Stacy explains that they’ve only covered the process for gelatin, which is something that solidifies as it cools. Getting something like this to dissolve into something else requires the solvent to be hot.

If you’re looking for something to add to a cold beverage, it takes even more steps to get to a collagen peptide.

Brand Transparency

Stacy reiterates a takeaway so far is the idea that not all are created equal.

That is why she and Sarah asked Paleovalley to sponsor this show because it’s a brand that Sarah has vetted and looked into quite extensively.

She also jokes she’s a little heartbroken that they don’t carry a collagen peptide. But she assures listeners Sarah will explain a little bit more on why about that later on in the show.

Stacy also reiterates for listeners that the ingredients you may want to be avoiding most, like harsher chemicals, are not going to be listed on the tables as an ingredient.

Stacy explains that she personally went out to a brand to ask these types of questions because there’s absolutely no way of knowing otherwise.

She also expresses how unfortunate it is that that’s how the system works regarding what manufacturers disclose and not disclose.

But that’s why she and Sarah want listeners to understand the process and understand what to look for, ask about, and all that kind of stuff.

Sarah shares she’s done similar things with brands, even to the point of having to sign an NDA (Non-Disclosure Agreement) to get the answers to her questions.

Sarah hopes to alert listeners that some products marketed to our community take advantage of our health-consciousness and goals to sell us products without the transparency we deserve.

Collagen Peptides

Moving into the topic of collagen peptides, Sarah reiterates Sarah’s point that gelatin becomes a solid as it cools. 

The benefit of collagen peptides as a supplement, compared to gelatin or bone broth protein, is that it dissolves in cold water. 

It does that because it goes through an additional step, where the gelatin is mixed with enzymes that “predigest” the collagen.

The most common enemies used are papain, alcalase, α-chymotrypsin, pepsin, trypsin, collagenase, and bromelain. And they are all enzymes commonly found in our bodies.

Sometimes enzymes are added concurrently with acid treatment. The most common combination is acetic acid and pepsin. The length of this process depends on the proprietary enzyme mix used. 

Sarah mentions that it can be very difficult to get information on what specific brands use during this process.

After enzymatic hydrolysis, the same filtering, concentrating, drying, and grinding as with gelatin takes place.

Sarah thinks it’s helpful to understand that there is a wide range of different processes. They are not all-concerning.

This 2019 review paper has a very good summary of the various manufacturing processes used to make collagen peptides.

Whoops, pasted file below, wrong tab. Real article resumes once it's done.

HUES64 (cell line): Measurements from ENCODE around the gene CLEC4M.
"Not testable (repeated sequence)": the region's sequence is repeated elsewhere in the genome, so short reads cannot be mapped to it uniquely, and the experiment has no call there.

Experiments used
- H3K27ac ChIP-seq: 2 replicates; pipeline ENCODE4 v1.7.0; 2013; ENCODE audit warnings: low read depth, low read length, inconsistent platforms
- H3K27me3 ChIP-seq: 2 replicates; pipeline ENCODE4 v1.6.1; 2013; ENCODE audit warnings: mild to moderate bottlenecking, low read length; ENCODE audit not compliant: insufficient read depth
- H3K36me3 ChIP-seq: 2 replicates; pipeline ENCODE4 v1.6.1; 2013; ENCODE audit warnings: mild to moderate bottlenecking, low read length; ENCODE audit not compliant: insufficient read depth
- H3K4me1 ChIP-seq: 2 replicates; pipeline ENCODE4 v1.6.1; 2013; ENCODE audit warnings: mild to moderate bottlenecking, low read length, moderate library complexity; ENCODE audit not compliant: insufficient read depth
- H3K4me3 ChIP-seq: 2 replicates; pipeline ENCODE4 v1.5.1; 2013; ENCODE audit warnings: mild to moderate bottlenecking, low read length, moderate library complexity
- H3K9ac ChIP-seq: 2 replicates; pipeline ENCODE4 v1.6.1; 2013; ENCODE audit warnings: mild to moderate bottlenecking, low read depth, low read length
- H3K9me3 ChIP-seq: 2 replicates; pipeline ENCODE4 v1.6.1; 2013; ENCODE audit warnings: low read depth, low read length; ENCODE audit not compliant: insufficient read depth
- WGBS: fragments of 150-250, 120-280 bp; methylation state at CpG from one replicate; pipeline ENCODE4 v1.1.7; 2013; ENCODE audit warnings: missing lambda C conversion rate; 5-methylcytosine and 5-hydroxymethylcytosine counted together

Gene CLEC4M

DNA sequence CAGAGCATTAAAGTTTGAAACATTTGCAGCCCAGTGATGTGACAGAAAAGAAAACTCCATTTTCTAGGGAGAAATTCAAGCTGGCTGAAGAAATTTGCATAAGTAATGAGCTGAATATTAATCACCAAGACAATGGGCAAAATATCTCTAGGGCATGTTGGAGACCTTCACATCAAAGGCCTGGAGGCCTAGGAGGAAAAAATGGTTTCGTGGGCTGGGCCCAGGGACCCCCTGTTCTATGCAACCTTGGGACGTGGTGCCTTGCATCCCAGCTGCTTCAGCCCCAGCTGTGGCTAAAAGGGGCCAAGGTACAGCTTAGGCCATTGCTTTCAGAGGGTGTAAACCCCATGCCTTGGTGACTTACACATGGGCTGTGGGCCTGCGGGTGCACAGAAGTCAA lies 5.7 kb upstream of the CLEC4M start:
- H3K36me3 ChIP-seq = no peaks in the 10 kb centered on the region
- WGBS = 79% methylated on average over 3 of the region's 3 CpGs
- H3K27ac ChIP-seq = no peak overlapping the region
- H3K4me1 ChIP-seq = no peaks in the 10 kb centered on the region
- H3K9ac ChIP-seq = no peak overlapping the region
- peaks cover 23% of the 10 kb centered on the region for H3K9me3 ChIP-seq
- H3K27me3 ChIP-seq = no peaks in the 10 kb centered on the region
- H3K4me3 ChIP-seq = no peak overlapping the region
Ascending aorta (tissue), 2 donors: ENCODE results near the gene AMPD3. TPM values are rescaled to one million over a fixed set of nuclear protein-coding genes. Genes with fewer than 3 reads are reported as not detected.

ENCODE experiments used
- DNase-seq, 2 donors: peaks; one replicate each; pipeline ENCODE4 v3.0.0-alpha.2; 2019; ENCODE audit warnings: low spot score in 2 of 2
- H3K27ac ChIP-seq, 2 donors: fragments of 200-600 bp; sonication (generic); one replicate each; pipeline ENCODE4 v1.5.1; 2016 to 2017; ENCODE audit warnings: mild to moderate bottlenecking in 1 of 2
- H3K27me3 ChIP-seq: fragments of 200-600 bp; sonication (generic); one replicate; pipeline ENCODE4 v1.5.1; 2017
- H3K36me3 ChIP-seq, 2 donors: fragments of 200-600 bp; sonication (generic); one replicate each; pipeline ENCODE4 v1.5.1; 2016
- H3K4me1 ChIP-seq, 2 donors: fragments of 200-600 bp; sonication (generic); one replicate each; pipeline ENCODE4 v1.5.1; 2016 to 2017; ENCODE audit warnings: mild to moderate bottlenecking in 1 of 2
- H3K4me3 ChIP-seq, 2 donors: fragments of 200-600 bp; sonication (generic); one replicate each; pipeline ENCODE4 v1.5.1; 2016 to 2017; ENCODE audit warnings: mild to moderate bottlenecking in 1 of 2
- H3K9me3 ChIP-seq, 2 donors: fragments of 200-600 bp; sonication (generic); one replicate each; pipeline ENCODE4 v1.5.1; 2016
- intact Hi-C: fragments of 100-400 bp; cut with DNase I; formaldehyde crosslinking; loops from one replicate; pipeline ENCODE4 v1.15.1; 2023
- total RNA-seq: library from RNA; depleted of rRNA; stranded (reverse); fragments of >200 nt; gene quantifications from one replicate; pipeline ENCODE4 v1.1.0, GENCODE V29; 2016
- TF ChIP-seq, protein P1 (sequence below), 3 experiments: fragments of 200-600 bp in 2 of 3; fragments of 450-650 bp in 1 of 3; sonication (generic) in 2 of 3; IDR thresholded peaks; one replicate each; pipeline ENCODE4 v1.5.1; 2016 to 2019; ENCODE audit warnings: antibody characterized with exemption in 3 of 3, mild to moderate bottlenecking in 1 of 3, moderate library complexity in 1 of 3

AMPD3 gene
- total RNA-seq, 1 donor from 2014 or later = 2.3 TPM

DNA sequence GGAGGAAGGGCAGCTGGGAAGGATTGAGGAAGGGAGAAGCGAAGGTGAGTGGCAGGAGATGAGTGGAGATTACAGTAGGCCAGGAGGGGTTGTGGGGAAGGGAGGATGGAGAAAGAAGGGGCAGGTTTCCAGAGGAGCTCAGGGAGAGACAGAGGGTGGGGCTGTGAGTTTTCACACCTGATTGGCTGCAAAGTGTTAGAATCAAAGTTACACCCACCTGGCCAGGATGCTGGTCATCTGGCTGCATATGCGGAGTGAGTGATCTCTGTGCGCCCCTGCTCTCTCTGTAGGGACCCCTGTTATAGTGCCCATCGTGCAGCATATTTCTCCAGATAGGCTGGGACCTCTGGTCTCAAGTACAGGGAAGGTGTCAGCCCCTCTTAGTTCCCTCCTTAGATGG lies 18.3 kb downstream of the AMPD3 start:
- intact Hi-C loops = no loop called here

She also explains that the only advantage of collagen peptides than a food source is the ability to stir it into cold water.

The tradeoff is an opaquing process in manufacturing not listed on the label. 

All the research Sarah has done into these processes has been enough to convince her to switch gears.

Stacy explains it’s super difficult to look at this information and know how much she’s come to love collagen in her coffee. 

After researching and changing brands, she still feels good. So for her, there are more things to consider, including other additives. 

Marine vs Bovine Collagen

Stacy explains that “Marine Collagen” is just another way to say collagen taken from fish. (1:03:46)

Sarah explains that you can use different source materials to make collagen supplements. The big difference is the little bit of a shift you’ll see in amino acids.

Marine collagen typically uses fish scales. Marketers claim it has more glycine, but it depends on the exact source and varies from brand to brand.

  • One major brand’s marine collagen is 24.1% glycine, whereas their bovine hide collagen is 20.7%. 
  • Another major brand’s marine collagen is 22.7% glycine, whereas their bovine hide collagen is 23.3%. 

Sarah reminds listeners that there is no “rule” that marine collagen is way better. It is mostly up to your specific needs.

Sarah also cautions listeners that having an allergy to the source material can still cause a reaction to the supplement.

One reason to choose marine collagen is an allergy to beef or pork, but not to fish. And this is true the other way around as well. 

Marine and bovine collagen are similar in terms of sustainability.

The Truth About Multi-Collagen Supplements

Multi-collagen supplements typically include several hydrolyzed collagens from various sources. This includes bovine or porcine hide, egg membrane collagen, hydrolyzed fish collagen, and bone broth protein.

Sarah explains that you’re paying for all these fancy ingredients with these multi-collagen supplements that your body digests around 99% the same.

Scientific studies have not identified any special bioactive peptides in more expensive collagen hydrolysate ingredients found in multi-collagen supplements to justify the increased expense.

Because the body so readily digests collagen, your body mostly absorbs the constituent amino acids.

She adds that no science shows collagen from one source acts any different from collagen from another source when you consume it, with few exceptions when it comes to types.

Some whole food sources of collagen can contain added benefits. For example, type 2 collagen can also be rich in glucosamine chondroitin, a nutrient well-established to support joint health.

Sarah makes it a point to be clear that the benefit of these supplements is the additional molecules in those tissues and not the different types of collagen itself.